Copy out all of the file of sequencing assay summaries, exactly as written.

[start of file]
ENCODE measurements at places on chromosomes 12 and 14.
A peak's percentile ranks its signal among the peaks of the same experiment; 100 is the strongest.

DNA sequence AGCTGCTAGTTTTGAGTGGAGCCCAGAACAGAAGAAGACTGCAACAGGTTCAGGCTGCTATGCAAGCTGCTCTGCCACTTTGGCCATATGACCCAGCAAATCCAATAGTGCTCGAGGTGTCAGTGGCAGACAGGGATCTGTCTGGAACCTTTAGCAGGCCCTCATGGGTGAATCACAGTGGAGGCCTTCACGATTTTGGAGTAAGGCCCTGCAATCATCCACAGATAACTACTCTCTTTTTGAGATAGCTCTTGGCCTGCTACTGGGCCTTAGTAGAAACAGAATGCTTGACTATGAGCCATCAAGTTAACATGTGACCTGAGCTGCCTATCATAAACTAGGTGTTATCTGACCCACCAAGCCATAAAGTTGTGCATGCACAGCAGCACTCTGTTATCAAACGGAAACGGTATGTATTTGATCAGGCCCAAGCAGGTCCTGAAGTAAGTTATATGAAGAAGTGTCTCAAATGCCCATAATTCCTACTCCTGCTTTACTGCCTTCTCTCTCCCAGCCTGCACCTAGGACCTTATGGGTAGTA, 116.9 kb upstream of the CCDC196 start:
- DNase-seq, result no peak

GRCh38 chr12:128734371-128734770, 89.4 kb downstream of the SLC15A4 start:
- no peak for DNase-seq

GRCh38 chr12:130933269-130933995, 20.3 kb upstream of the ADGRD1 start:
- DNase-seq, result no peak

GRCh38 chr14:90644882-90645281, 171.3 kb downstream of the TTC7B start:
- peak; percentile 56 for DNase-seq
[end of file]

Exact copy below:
ENCODE measurements at places on chromosomes 12 and 14.
A peak's percentile ranks its signal among the peaks of the same experiment; 100 is the strongest.

DNA sequence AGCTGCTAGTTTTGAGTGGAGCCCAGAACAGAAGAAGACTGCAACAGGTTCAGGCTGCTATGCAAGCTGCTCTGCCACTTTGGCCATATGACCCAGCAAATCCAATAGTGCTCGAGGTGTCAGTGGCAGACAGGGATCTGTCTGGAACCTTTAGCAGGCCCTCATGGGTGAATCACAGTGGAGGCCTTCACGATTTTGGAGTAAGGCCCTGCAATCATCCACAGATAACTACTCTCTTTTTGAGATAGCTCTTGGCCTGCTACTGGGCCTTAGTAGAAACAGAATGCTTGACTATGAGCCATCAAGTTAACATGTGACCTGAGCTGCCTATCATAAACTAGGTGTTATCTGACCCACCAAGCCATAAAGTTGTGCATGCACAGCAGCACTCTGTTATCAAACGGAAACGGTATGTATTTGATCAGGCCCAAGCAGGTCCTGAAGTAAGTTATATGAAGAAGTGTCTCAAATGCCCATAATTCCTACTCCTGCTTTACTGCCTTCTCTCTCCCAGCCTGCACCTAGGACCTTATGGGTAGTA, 116.9 kb upstream of the CCDC196 start:
- DNase-seq, result no peak

GRCh38 chr12:128734371-128734770, 89.4 kb downstream of the SLC15A4 start:
- no peak for DNase-seq

GRCh38 chr12:130933269-130933995, 20.3 kb upstream of the ADGRD1 start:
- DNase-seq, result no peak

GRCh38 chr14:90644882-90645281, 171.3 kb downstream of the TTC7B start:
- peak; percentile 56 for DNase-seq